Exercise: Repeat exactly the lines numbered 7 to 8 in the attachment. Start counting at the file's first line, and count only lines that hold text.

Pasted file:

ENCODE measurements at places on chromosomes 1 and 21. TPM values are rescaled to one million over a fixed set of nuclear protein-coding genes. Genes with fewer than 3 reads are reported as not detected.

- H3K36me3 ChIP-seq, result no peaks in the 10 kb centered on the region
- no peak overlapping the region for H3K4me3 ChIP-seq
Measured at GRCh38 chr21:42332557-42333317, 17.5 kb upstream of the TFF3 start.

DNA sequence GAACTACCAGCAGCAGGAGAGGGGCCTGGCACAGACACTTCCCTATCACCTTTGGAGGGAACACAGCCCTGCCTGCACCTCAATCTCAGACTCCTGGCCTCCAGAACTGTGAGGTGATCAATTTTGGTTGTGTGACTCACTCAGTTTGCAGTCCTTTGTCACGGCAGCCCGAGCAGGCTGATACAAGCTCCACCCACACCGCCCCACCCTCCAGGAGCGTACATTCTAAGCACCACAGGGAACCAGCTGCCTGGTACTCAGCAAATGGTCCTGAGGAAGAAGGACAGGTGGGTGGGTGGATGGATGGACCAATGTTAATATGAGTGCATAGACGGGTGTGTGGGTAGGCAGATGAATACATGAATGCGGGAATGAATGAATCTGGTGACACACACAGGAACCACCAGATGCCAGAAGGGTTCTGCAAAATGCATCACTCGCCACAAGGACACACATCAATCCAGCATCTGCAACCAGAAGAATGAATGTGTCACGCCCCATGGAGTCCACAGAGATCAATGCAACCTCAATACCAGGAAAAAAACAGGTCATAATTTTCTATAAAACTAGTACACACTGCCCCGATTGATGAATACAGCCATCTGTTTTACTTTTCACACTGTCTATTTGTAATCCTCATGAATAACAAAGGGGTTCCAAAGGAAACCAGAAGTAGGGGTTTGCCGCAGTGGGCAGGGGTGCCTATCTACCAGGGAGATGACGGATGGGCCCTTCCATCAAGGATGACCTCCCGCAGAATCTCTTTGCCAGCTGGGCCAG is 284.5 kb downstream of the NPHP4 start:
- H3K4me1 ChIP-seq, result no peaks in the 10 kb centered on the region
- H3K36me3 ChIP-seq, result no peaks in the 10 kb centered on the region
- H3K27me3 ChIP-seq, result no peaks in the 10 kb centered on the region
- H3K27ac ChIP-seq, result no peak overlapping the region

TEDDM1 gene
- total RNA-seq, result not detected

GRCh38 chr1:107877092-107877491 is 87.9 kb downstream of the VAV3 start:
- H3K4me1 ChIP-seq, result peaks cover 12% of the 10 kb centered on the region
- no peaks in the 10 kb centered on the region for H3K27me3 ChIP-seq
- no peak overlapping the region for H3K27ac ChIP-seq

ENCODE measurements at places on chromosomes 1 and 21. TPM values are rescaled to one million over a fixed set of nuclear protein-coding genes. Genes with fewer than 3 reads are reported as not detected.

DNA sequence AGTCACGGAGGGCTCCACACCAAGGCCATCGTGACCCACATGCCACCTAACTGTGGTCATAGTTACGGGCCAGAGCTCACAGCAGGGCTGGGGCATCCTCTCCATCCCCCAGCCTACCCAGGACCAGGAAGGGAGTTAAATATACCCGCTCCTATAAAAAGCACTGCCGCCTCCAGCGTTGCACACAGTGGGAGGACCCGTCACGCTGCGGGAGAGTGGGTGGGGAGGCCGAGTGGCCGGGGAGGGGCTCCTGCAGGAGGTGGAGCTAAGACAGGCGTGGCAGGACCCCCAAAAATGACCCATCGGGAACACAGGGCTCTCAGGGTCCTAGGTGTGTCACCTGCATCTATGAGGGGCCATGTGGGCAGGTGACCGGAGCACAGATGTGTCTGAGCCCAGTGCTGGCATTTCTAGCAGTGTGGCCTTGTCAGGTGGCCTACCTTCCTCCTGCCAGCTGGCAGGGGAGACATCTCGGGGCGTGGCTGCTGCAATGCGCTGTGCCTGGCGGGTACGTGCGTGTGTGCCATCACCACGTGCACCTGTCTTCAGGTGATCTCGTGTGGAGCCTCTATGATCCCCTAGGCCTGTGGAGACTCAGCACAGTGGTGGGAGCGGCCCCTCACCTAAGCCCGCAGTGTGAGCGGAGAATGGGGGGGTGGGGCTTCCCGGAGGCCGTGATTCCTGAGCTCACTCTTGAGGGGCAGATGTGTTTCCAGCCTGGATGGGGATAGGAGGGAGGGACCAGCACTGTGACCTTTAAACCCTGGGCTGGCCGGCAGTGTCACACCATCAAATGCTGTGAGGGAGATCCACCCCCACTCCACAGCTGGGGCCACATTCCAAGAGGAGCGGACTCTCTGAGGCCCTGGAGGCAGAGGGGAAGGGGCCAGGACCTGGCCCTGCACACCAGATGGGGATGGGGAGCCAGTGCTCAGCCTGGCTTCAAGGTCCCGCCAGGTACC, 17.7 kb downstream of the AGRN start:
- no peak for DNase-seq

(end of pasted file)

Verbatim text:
- H3K36me3 ChIP-seq, result no peaks in the 10 kb centered on the region
- H3K27me3 ChIP-seq, result no peaks in the 10 kb centered on the region